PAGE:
With a covertness that few possess, Photojournalist Mark Wilson is able to capture moments as they are, undisturbed or distorted by interference –while seizing the emotion encompassing them. With such a natural ability to hide in plain site- Wilson is able to invite the viewer in- -allowing them to to live the moment with him. Depicted in his photographs are many fleeting moments—-documenting time–with many stories, and begging the audience to feel the energy! Welcome to the world of Photojournalist Mark Wilson.
Mark has been a professional photojournalist and amateur comedian for over 25 years, covering everything from hard news to high fashion with a keen eye towards generating creative and powerful imagery. Born and raised in the suburbs of Detroit, Mark has traveled the country many times over, residing in Oregon during the ‘80s where he studied at Portland State University and Alaska where the final month was spent working aboard oil rigs in the Bering Sea. He began his photographic career in 1987 at the Arkansas Democrat-Gazette statewide daily newspaper, highlighted by the two presidential runs of Bill Clinton and the ensuing media swarm that engulfed Little Rock and the state of Arkansas as well as a newspaper war that created the present day paper. His latest ongoing project is a series of children’s photographic books starring his 3-legged Siberian husky named Nanook. Nanook has been wagging his tail across America, posing for pictures along the way at famous and not so famous landmarks, baseball parks and other cool places. Mark is currently based somewhere in the Deep South.
1 . What attracted you to photography?
I realized at an early age that I had artistic ability and drew constantly. When I bought my first camera at age 13 (a Pentax K1000 purchased with my earnings from delivering the Detroit Free Press newspaper) it dawned on me that photography could be used as a tool to improve those drawing skills. Throughout the years the 2 disciplines have worked symbiotically, teaching me composition and arrangement which is essential for a great photo.
2. How would you describe your photography style?
My photographs, as many people have described to me, have a wow factor. They have been described as powerful, vibrant and direct. I have the ability to tell a complete story, one frame at a time.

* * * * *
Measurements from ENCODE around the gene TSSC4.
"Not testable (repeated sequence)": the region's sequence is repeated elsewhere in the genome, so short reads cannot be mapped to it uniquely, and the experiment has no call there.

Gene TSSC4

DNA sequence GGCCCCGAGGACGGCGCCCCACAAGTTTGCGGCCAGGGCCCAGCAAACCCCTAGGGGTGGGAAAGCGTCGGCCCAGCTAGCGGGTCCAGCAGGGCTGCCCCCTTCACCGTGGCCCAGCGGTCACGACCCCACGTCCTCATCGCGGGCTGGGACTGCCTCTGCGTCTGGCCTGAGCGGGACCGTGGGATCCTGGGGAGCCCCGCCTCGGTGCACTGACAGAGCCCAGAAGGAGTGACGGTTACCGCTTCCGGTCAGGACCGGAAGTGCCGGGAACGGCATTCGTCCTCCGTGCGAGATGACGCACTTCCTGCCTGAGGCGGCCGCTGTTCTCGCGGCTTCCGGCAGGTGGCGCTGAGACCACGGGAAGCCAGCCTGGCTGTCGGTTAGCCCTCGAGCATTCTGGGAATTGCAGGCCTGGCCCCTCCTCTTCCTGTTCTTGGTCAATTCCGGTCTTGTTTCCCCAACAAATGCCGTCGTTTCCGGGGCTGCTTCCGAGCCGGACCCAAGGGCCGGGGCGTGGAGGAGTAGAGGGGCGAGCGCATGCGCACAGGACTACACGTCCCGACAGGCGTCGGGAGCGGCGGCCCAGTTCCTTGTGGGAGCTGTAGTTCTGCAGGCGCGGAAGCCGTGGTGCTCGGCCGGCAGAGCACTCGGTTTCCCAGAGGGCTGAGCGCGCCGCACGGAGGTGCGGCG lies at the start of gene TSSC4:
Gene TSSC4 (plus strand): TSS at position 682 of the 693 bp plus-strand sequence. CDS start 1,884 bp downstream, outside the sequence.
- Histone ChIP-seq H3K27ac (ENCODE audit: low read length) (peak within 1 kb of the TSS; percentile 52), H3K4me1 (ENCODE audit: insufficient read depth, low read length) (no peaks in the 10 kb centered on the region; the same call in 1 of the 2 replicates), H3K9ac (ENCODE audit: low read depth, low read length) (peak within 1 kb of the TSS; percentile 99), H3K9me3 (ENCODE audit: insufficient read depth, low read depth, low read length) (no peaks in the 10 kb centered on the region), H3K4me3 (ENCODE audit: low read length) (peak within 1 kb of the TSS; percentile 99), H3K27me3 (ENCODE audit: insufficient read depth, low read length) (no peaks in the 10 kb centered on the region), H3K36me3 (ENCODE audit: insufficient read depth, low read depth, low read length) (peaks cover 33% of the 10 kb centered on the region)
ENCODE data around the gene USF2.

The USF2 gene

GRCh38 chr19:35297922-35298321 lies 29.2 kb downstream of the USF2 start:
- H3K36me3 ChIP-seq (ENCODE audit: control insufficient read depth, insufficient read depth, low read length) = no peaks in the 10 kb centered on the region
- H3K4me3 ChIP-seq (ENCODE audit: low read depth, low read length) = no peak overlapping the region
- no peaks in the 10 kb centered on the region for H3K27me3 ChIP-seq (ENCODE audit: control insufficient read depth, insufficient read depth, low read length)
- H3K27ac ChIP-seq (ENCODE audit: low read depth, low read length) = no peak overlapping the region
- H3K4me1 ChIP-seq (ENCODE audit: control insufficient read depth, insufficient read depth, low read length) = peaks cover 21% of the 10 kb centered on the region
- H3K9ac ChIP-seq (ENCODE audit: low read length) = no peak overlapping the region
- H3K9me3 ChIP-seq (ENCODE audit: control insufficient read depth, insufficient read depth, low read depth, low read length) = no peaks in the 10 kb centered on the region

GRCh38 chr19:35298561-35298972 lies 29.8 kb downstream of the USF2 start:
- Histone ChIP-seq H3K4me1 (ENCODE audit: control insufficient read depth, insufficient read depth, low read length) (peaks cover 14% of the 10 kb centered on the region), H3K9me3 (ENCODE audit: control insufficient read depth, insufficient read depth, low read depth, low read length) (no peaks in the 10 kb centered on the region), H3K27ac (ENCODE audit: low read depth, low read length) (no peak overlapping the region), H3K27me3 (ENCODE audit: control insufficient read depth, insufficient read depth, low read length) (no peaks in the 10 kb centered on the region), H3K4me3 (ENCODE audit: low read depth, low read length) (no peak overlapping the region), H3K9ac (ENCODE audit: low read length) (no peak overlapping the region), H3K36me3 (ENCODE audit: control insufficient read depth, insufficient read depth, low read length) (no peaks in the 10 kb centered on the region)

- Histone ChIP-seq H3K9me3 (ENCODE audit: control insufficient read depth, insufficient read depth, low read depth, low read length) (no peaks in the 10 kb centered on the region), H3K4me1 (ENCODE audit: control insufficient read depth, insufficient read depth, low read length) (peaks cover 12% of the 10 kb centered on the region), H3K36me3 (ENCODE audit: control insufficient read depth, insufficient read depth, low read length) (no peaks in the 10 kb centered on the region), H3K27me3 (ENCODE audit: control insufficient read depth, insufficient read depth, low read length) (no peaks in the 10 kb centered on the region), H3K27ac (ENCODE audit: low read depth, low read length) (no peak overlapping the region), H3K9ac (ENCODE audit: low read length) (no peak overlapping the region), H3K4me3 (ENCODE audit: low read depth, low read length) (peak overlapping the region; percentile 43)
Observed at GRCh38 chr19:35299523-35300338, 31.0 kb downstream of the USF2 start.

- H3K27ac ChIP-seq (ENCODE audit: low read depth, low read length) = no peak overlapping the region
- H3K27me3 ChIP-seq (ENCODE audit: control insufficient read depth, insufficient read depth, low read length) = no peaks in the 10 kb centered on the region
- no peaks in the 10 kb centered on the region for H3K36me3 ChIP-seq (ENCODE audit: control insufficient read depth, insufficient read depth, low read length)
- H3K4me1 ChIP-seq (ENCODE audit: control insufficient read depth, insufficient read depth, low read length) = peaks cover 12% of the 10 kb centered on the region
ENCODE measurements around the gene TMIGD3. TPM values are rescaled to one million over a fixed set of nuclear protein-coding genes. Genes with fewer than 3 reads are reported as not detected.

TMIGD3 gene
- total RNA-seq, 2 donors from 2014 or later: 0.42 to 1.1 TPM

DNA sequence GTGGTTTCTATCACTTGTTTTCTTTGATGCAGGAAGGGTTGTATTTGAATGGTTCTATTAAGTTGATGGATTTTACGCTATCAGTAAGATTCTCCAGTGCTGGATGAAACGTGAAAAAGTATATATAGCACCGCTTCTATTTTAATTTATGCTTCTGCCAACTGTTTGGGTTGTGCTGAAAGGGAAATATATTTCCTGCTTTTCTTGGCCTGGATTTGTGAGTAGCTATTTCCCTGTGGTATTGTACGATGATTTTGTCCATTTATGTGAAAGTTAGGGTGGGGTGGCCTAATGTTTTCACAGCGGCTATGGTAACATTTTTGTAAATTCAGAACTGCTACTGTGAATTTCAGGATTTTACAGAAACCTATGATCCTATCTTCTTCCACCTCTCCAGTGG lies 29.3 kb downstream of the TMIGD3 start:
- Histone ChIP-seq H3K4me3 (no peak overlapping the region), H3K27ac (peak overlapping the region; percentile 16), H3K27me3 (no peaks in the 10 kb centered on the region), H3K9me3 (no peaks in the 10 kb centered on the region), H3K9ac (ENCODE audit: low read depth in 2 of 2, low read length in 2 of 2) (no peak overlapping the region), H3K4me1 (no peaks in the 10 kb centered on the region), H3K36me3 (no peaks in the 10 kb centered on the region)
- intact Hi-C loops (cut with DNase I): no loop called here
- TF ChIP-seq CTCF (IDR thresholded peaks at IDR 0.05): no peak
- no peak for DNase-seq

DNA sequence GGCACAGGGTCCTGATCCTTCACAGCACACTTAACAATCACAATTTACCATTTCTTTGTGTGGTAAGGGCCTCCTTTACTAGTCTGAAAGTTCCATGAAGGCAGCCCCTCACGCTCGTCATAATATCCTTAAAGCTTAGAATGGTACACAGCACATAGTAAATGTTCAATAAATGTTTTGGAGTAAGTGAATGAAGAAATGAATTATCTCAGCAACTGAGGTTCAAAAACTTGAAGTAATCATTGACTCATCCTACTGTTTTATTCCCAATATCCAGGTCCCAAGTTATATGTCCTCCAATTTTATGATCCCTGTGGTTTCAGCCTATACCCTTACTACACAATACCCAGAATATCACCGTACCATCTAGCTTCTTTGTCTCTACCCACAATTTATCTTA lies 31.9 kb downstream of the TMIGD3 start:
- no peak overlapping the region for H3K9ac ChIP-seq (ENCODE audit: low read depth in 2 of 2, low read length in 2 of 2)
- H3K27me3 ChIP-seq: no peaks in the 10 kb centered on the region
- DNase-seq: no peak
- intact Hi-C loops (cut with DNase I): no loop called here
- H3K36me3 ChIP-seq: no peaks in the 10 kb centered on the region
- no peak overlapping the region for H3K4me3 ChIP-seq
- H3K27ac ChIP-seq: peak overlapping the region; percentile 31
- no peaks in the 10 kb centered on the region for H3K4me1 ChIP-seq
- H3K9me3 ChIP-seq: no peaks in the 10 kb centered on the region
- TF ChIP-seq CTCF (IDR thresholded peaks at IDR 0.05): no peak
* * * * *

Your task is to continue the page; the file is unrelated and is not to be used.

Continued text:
3. What inspires you?
I’m inspired by everything that I see, things those around me can’t, or won’t see. I’ve always been inspired to capture the moment because it is short lived.
4. How do you think you have evolved in your art since starting?
My confidence and maturity regarding delicate photographic shooting situations (high profile personalities, drive by and school shootings, fatality car wrecks, soldier casualties returning home to grieving family members, etc.) have contributed to my growth through the years. I have developed an ability to become invisible. I am the stealth Ninja photographer.
5. What project/photograph/experience in your career stands out in your mind as a defining moment in your career? I really can’t single out one defining moment. There have been so, so many stepping stones along the way. Early on it was simply the self awareness that I wanted to make great images. Period. Certainly there have been pinnacles and stand out moments. The first time I made the front page of the Arkansas Democrat-Gazette. My first magazine publication. The first time I was published in a book.
6. What do you think the job of a good photograph is? What should it do?
An image can be a powerful thing. A powerful photo captures ‘the moment’, tells the story without a need for verbal description. Direct and to the point.
7. Which photographers/artists do you admire the most?
I admire any journalist that is embedded in a war zone. And I’ve always loved the works of Salvador Dali, Andy Warhol and M.C. Escher.
8. What would you say to someone considering photography?
Learn basic composition. Take an art or design class. And shoot. A lot.
Any Parting Thoughts?
Since we now live in a digital age many younger and novice photographers have no comprehension of film, darkrooms, etc. A lot of the art of making photographs has been lost. With digital it has become an instant gratification situation. In the film days you really had to know your shit because there were no auto corrections, no image previews, no photoshop corrections, no do-overs. You had to be precise by getting it right the first time. Photographers had to really work an image to get it right. Okay, I’ve vented and I feel a little better. Peace to all.
Learn more about Photojournalist Mark Wilson at http://www.markwilsonphoto.com/
All photographs on this page are the property of Photojournalist Mark Wilson . You must
have his permission to use them in any manner. You may contact him through his website